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Missouri deploys National Guard to violence-wracked Ferguson

Demonstrators hold up a 'don't shoot' sign during a protest at the killing of teenager Michael Brown, Ferguson, Missouri August 17, 2014. (Scott Olson/AFP)

FERGUSON, United States: Missouri's governor Monday ordered National Guard troops to help restore order in Ferguson, hours after police hurled tear gas to disperse violent protesters in the town wracked by race riots.

Ferguson has been engulfed in unrest since a white police officer on August 9 shot dead Michael Brown, an unarmed black 18-year-old.

The National Guard soldiers will respond to the unified police command in Ferguson, Governor Jay Nixon said in an executive order.

About three hours before the midnight Sunday curfew, police in body armor and gas masks moved to disperse a peaceful protest that had deteriorated into mob violence.

Police, supported by armored vehicles, responded with tear gas and rubber bullets after "Molotov cocktails were thrown," said Ronald Johnson, the African-American state highway patrol captain charged with restoring local order.

"There were shootings, looting, vandalism and other acts of violence that clearly appear not to have been spontaneous but premeditated criminal acts designed to damage property, hurt people, and provoke a response," said Johnson, speaking at a press conference after the violence subsided.

Looters attacked at least four businesses, including a McDonald's restaurant and a Domino's Pizza.

Johnson described the violence as "disobedience, preplanned aggression."

At least two people were wounded by gunfire among the protesters, Johnson said. He did not say how many people had been arrested.

Just before 9:00 pm, hundreds of protesters marched toward the police command post, and people in the crowd threw "multiple" Molotov cocktails, bottles and rockets at police.

"Based on these conditions, I had no alternative but to elevate the level of our response," Johnson said.

Some of the marchers carried signs protesting police brutality. Many marched peacefully with their hands up in the air, but others taunted police and threw back tear gas canisters.

"We were walking up peacefully towards the command center to kneel in protest in front of the police, to say 'our hands are up,'" said Lisha Williams, who was in the march.

"They started firing tear gas at us out of the blue. I know what tear gas is, my face was burning," said Williams, who said she was an army veteran.

Governor Nixon said in a statement that he was directing the National Guard to "assist" police "in restoring peace and order to this community."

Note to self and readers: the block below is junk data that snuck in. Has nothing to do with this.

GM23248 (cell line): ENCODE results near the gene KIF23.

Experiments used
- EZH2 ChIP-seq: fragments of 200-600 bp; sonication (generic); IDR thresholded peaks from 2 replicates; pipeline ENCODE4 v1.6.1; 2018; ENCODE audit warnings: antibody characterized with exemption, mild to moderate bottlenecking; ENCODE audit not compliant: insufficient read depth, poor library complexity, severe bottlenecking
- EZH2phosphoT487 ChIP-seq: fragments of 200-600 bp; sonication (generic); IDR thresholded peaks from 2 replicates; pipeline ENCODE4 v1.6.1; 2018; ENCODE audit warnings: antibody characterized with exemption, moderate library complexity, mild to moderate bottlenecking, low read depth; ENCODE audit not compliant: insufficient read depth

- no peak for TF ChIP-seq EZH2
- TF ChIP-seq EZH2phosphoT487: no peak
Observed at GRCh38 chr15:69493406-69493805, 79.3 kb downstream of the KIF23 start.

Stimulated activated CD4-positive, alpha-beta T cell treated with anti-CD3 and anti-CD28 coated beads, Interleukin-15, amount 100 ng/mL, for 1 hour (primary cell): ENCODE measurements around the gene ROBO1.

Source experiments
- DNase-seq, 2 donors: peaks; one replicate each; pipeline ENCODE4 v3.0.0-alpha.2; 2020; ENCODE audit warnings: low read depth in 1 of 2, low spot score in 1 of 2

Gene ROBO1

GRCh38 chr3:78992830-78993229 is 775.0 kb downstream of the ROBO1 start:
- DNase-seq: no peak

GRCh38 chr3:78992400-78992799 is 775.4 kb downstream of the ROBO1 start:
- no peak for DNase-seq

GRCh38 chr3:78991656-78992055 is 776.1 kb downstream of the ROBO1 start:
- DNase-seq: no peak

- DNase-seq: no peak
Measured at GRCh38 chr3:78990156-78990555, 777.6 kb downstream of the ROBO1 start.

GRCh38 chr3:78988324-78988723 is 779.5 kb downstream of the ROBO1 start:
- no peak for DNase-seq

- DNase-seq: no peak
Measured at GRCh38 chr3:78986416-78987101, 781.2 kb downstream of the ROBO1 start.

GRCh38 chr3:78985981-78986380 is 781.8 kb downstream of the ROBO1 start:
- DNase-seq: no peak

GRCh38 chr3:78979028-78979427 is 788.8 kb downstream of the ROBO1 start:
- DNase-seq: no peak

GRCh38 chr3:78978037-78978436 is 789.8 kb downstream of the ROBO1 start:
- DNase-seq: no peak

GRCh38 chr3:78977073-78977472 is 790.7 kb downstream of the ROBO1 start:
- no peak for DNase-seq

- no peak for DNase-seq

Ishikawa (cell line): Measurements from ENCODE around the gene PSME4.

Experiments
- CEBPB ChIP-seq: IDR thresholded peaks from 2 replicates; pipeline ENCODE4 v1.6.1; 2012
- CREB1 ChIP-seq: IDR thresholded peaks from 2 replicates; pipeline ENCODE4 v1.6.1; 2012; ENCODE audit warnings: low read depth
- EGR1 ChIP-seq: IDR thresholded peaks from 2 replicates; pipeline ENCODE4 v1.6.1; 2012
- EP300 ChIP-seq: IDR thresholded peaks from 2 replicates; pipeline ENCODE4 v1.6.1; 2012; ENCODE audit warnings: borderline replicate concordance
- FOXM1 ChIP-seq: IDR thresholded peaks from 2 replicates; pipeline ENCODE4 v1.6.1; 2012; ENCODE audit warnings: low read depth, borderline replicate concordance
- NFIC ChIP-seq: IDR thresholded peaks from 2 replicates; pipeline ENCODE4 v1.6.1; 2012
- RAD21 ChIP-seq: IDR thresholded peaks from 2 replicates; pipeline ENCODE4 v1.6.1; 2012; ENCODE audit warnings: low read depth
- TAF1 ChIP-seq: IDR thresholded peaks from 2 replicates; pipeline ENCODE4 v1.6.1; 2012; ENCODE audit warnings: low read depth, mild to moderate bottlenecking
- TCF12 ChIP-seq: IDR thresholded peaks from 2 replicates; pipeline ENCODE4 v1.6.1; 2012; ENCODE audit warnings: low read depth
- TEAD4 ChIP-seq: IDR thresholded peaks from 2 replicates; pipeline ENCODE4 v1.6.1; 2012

Separately, the local school district said that classes in Ferguson would be canceled Monday "due to continuing unrest in some areas ... and in the interest of the safety of students and families."

Brown was shot at least six times - twice in the head and four times in the right arm - the New York Times reported, citing a preliminary private autopsy.

All the shots were fired into his front, the Times reported, citing Michael Baden, a high-profile forensic pathologist and former New York City chief medical examiner who conducted an autopsy at the family's request.

"This information could have been released on Day One," Baden told The Times.

The Brown family attorney, Benjamin Crump, said on Twitter that he would hold a press conference Monday with Baden to discuss the autopsy.

Crump, who has called Brown's death an "execution," earlier represented the family of Trayvon Martin, the unarmed black 16-year-old shot dead in Florida in 2012.

Brown's family has accused authorities of a "devious" attempt to smear their son's character after police said he was suspected of robbing a convenience store, and released a surveillance video of the incident.

Police said that the officer who shot Brown was unaware of the robbery, and stopped the teen for walking in the middle of the street.

The late Sunday protest followed a much larger and peaceful event at the Greater Grace Church in Ferguson honoring Brown.

Captain Johnson, who grew up in the St Louis area, apologized for the shooting.

"I want to start off by talking to Mike Brown's family. I want you to know my heart goes out to you, and I say that I'm sorry," Johnson said to cheering and applause from a crowd of more than 1,000. Hundreds more stood outside.

Young people gathered outside the church held their hands in the air, paying homage to what witnesses said was Brown's last gesture before being shot.

Civil rights activist Jesse Jackson, who was at the morning event, was surprised later about the evening violence.

"I'm astonished at the reversal of the mood," he told CNN.

Another rally of about 150 people took place Sunday outside a local TV station to support police officer Darren Wilson, the man who shot Brown, local media reported.

The federal government increased its role in the investigation.

The U.S. Justice Department said that a federal medical examiner would carry out an autopsy on Brown's body, citing the case's "extraordinary circumstances."

FBI agents are already in Ferguson interviewing witnesses to the shooting.

And Attorney General Eric Holder will brief President Barack Obama on the Ferguson violence Monday, the White House said.

"Our immediate goal is to make sure that the residents of Ferguson are safe, that the looting stops, that the vandalism stops, that the people who are living in the community are confident that justice will be done," Obama senior advisor Valerie Jarrett told AURN radio.

 

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